All he claims is that it has beautiful neighborhoods, access to culture and such, all of which are obviously true. And its population of over 2 million (including 400k in SF, Burbank, Glendale, all separate cities) obviously enjoy their mixed urban and suburban lifestyle.
 

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Who claimed that the Valley has higher density? People move there who don't want higher density.

All he claims is that it has beautiful neighborhoods, access to culture and such, all of which are obviously true. And its population of over 2 million (including 400k in SF, Burbank, Glendale, all separate cities) obviously enjoy their mixed urban and suburban lifestyle.
You might have missed this bit:

The Valley future hasn't looked any brighter than it does right now, and all the negative comments comes from pure ignorance and hate.
The Valley still is the most populated region in the city and will always be desirable for years to come.
Also the rant and accusations on this page is not just "All he claims".
 

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I gotta say that Valleyboy pretty much nails the attitude that some posters exhibit. It sounds like the way LA is discussed on the SF threads. It seems to be based on the idea that living in crowded central cities is the only acceptable way to live.
 

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Silver Lake
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No, the difference between SF vs LA is that the San Franciscan is demonstrating a wonderful example of provincialism regarding a city that has struggled with its identity since being dethroned as the only meaningful urban area in the West circa 1930 with the emergence of the Southern California megalopolis. The Valley, and I only am discussing the City of LA portion, I will state again has fallen woefully behind. This isn't bashing, or being basin-centric, it's the reality. From a transportation standpoint as mentioned earlier The Valley has no rail, poor bus service and struggles with an outdated identity of being a car-haven. Yes we know the Red Line inserts the very tip of the southeast portion of the Valley, but that's just Metro's version of "just putting the head in".
Also the crime rate isn't that low. Many Valley neighborhoods fall within the Top 100 of neighborhoods in the overall LA crime census here:
http://maps.latimes.com/neighborhoods/violent-crime/neighborhood/list/

There are other suburban areas that do suburbanism much better than The Valley. No need to take offense or update us on projects like the Noho Wave that have been stalled for the past 10 years. Apartment complexes being built everywhere...."like wow!"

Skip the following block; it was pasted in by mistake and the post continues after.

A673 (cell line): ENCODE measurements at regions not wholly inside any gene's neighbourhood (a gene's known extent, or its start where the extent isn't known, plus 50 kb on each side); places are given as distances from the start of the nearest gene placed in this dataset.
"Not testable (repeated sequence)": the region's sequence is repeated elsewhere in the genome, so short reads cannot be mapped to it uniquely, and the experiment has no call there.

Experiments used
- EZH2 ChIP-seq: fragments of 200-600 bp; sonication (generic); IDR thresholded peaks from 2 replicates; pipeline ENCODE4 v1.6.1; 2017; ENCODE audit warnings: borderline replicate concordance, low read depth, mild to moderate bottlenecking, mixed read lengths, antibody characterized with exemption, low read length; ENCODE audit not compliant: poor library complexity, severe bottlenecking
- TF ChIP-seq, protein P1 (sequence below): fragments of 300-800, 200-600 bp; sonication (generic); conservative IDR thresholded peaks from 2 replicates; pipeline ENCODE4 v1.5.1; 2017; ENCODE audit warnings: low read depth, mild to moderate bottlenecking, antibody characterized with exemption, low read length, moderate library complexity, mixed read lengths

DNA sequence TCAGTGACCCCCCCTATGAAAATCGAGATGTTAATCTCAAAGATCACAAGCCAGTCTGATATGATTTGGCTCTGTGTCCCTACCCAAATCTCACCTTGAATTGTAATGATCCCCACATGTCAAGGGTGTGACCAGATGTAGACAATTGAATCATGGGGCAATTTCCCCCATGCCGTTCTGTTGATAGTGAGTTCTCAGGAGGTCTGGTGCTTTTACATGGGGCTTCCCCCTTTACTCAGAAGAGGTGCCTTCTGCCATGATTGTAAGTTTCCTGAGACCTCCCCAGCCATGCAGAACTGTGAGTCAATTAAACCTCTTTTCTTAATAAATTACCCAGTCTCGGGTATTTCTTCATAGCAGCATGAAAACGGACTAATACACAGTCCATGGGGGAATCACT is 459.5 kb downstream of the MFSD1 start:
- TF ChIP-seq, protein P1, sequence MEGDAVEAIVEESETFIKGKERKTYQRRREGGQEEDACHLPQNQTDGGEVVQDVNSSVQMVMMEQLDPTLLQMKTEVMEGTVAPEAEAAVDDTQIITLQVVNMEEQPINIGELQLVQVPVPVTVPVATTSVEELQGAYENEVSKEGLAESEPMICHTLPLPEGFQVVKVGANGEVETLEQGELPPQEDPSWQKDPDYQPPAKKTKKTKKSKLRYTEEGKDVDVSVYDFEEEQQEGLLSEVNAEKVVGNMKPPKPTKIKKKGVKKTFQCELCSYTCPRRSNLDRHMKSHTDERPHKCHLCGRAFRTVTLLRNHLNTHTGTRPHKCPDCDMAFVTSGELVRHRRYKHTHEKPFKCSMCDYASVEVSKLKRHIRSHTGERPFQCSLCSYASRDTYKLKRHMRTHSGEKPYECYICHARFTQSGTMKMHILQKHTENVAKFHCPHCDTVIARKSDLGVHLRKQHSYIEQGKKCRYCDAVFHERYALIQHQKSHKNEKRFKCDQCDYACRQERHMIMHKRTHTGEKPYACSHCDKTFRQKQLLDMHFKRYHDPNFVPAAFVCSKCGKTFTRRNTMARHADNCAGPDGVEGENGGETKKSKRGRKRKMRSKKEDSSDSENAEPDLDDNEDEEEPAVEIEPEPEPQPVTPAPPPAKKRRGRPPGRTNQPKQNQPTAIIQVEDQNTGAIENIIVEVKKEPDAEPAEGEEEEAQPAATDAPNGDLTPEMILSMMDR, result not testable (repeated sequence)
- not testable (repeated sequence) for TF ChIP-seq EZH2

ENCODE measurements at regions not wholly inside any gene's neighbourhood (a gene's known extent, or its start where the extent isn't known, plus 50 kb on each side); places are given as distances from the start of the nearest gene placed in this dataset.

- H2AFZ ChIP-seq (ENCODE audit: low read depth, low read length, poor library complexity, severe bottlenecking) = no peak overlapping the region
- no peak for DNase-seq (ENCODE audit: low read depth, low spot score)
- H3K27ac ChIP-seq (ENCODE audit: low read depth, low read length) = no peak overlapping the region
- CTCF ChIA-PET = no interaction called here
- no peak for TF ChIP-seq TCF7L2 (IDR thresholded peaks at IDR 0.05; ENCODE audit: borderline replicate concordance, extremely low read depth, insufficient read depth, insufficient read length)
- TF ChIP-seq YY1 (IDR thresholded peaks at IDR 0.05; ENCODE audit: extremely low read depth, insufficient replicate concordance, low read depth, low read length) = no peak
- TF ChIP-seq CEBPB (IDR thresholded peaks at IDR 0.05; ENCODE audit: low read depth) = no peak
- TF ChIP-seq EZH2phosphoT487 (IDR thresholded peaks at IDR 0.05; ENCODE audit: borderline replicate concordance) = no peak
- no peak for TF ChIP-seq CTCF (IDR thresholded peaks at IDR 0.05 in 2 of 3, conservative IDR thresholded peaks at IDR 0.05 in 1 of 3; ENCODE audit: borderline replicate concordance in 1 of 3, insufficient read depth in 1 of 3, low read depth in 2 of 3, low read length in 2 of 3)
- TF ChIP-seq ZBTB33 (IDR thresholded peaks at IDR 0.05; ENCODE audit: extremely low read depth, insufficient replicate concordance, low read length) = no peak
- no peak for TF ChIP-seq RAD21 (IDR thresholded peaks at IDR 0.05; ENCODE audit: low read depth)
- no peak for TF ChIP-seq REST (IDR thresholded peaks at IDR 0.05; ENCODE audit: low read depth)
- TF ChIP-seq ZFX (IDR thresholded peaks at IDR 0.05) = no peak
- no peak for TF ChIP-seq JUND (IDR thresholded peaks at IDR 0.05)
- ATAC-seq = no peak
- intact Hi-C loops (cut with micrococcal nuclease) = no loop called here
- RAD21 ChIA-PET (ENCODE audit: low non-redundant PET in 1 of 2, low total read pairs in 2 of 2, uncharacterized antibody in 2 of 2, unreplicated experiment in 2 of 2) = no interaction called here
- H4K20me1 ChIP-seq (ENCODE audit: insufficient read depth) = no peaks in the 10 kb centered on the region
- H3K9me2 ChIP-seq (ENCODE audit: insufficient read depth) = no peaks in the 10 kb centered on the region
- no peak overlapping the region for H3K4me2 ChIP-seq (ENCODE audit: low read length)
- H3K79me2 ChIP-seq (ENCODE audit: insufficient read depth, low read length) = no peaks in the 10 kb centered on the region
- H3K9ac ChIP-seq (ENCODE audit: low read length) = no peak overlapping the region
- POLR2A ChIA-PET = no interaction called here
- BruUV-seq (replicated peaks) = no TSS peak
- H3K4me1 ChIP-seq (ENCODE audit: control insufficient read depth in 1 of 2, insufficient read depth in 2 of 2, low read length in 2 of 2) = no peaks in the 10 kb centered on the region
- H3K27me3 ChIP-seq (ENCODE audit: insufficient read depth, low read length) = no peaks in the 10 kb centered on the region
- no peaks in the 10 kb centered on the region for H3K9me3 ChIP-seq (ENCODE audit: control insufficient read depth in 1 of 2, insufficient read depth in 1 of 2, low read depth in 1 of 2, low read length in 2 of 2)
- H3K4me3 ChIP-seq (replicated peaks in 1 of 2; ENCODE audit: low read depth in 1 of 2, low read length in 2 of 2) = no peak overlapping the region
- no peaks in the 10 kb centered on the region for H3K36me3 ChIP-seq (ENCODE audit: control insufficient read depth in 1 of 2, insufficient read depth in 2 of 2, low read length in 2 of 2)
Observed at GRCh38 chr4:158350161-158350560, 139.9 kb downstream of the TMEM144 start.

Take it or leave it The Valley needs some serious vision and leadership. As for Pest, he's only playing a devil's advocate, he's not really on your side.
But until a clear perspective for The Valley emerges it will sadly be just a cul-de-sac leading another cul-de-sac.
 

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L O S A N G E L E S
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The Red Line is the tip, and the
Orange Line is the sperm, right?
Anyways, saw a lot of cranes
over at Universal, amid the usual traffic.

KLAMS, you're a bad influence.
 

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You might have missed this bit:



Also the rant and accusations on this page is not just "All he claims".
You clearly don't understand. I'm not about to debate with someone who is clearly blinded by his own ignorance. The Valley population is higher than the Westside, or Central LA. At the end of the day the Valley will always be the Valley and that's what the millions of folks who live here love about it. Certain valley neighborhoods are embracing higher density. The Village at Westfield Topnga is the largest retail development underway in the entire city. Love it or hate it, the Valley is seeing a great number of developments and neighborhoods like Warner Center, Glendale, NoHo, Northridge, Reseda, Van Nuys, and many more will look a lot different. More density and walkable neighborhoods.
 

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No, the difference between SF vs LA is that the San Franciscan is demonstrating a wonderful example of provincialism regarding a city that has struggled with its identity since being dethroned as the only meaningful urban area in the West circa 1930 with the emergence of the Southern California megalopolis. The Valley, and I only am discussing the City of LA portion, I will state again has fallen woefully behind. This isn't bashing, or being basin-centric, it's the reality. From a transportation standpoint as mentioned earlier The Valley has no rail, poor bus service and struggles with an outdated identity of being a car-haven. Yes we know the Red Line inserts the very tip of the southeast portion of the Valley, but that's just Metro's version of "just putting the head in".